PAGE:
“People who travel for long period of time or stay in rural areas or camping. Patients who have a compromised immune system, such as those with HIV/AIDS are susceptible,” Montoya said. “As well, those who’ve had a recent organ transplant or patients who are undergoing immunosuppressive therapy for chronic medical conditions are vulnerable. Pregnant women and the elderly also are predisposed to contract a disease while traveling abroad.”

Assuming that a traveler received the appropriate vaccinations and medications within the proper time frame prior to their trip, there are a few more considerations that Dr. Montoya advises to ensure an all-around safe trip.

First, be smart when it comes to the food and water you consume abroad.

“People must remember to take into account the water sources which will be available to them at their destination,” Montoya said. “Usually the water supply in developed countries is not concerning. However, if a patient is traveling to a developing country, where the water supply is not properly maintained, I recommend they only drink bottled or purified water.”

“I advise patients to use their common sense when assessing places to eat in foreign countries,” Montoya said. “They should look for places with good hygiene and safe cooking practices. Most importantly, patients should always avoid eating raw or undercooked meat.”

A man and woman walk through the amazon rainforest during the mid morning.

Second, be sure to have health insurance with international coverage.

“Patients should always check with their health insurance provider to determine if they have coverage for their destination,” Montoya said. “If they do not, I’d recommend they purchase a travelers’ insurance policy so that they could receive treatment in case of an incident.”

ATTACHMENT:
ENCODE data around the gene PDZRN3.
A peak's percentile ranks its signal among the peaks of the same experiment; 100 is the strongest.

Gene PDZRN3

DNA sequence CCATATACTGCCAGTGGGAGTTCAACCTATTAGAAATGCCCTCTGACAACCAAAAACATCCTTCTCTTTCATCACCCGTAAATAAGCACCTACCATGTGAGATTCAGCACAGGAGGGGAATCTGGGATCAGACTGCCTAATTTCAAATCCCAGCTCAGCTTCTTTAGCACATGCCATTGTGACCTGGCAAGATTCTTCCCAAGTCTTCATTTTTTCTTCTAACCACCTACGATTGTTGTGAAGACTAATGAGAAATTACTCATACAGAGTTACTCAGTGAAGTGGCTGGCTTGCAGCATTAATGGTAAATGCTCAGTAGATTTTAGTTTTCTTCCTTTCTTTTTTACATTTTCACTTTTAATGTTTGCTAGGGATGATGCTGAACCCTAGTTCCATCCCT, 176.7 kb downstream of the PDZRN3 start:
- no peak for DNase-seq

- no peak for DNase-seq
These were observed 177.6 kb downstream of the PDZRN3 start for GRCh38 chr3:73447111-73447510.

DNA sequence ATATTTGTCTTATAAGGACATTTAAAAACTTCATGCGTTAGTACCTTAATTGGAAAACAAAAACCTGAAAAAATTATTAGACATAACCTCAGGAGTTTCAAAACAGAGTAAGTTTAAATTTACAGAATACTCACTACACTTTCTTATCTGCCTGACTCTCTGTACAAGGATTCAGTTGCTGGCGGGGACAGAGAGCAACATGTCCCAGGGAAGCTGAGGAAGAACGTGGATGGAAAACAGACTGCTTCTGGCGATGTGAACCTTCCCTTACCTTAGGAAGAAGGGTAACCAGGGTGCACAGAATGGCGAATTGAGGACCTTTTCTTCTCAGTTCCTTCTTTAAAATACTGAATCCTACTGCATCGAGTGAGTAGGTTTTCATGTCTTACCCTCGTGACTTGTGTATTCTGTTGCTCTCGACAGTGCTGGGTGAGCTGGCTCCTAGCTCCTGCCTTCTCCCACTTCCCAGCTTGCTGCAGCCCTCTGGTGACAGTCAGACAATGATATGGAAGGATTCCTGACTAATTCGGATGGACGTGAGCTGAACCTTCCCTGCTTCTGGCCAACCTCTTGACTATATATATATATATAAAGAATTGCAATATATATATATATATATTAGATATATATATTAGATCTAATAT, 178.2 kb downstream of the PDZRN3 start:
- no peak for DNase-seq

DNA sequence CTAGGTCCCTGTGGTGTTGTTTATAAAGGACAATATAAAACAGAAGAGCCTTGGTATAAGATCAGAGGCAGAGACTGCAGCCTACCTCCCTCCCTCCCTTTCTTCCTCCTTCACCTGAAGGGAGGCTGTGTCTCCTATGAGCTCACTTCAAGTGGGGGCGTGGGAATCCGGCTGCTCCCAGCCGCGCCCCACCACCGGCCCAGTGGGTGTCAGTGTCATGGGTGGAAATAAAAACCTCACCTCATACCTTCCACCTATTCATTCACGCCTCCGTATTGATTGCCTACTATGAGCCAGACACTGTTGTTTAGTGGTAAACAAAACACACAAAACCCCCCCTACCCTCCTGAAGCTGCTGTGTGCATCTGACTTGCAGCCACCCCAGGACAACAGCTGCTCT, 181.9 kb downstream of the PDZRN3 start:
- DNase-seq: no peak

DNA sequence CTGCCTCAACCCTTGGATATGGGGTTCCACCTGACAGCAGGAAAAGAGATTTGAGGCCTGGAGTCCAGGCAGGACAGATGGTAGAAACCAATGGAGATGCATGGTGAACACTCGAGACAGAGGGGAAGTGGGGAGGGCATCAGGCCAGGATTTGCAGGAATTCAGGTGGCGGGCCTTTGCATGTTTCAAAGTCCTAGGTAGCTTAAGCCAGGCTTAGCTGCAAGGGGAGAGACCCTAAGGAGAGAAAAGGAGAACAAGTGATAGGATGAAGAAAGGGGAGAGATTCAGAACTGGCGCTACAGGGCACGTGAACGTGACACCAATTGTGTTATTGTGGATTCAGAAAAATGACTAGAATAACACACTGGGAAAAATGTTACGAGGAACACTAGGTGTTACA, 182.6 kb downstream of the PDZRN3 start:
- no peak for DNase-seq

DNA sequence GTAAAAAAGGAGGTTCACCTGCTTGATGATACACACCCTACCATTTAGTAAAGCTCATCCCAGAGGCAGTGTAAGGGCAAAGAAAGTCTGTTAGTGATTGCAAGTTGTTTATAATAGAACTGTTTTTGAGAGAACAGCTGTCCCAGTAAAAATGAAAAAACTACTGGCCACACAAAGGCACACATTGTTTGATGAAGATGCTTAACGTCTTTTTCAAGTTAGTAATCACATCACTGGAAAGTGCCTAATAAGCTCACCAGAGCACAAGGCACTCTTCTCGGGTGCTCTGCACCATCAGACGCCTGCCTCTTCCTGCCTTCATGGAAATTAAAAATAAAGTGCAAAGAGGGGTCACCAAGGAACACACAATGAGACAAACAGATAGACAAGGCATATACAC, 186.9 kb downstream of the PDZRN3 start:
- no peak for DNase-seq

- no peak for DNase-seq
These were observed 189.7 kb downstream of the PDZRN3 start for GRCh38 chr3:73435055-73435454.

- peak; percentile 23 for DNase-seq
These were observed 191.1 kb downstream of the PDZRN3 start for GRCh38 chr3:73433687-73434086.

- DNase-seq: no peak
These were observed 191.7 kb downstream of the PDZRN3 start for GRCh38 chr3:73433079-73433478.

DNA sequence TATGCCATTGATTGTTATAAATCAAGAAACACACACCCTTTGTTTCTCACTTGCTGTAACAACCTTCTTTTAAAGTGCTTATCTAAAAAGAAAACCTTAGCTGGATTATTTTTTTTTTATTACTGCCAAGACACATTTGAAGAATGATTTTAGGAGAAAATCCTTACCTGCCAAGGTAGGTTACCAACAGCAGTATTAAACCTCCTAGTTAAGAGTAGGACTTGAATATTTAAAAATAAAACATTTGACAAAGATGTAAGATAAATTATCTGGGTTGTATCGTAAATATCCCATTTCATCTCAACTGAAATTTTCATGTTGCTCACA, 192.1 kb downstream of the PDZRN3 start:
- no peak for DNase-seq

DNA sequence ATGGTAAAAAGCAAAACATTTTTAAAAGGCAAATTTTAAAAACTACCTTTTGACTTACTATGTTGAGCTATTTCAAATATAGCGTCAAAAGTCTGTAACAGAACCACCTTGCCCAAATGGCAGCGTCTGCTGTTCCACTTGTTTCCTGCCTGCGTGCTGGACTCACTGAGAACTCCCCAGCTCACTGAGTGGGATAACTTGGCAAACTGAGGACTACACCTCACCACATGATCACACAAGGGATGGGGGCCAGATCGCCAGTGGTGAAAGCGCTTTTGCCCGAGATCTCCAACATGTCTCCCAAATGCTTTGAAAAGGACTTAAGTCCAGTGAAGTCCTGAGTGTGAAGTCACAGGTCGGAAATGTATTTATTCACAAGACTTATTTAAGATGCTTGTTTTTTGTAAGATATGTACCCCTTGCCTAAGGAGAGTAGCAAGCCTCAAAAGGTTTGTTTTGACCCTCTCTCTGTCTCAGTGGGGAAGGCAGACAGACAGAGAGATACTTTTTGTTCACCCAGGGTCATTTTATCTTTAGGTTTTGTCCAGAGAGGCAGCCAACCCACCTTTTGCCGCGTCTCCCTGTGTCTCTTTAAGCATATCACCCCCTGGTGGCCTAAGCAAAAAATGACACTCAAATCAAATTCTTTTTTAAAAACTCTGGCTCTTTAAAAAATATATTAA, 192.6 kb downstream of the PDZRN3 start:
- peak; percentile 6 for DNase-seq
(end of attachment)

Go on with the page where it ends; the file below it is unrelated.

The U.S. Department of State has detailed information on how to purchase insurance for travel overseas.

Third, be prepared for the small medical incidents or needs.

“It’s always advisable to travel with a first aid kit,” Montoya said. “Personally, I always bring Tylenol® for fever, Ibuprofen for aches, Neosporin® ointment and Band-Aids® in case of a cut and cold or sinus medicine. You never know what you’ll need or when you’ll need it, so make sure these are readily accessible.”

For patients with prescription needs, Dr. Montoya recommends they consult their physician ahead of time to pack enough doses for the trip and any possible delays. It is also important to pack prescriptions properly in their original containers, as well as verify that a prescription drug is legal in the country of destination.

Lastly, keep close eyes on your medical condition after you return.

“If a patient is experiencing symptoms of illness, they should visit their primary care physician immediately to determine if they contracted anything while abroad,” Montoya said. “The physician will decide if further medical attention is necessary.”

Primary care physicians with the Memorial Hermann Medical Group (MHMG) are ready to help you prepare for your next trip, as well as treat any conditions once you return to the Houston area. To schedule an appointment with any of our MHMG primary care physicians, use Schedule Now or call 1-877-704-8700.

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Tashika Varma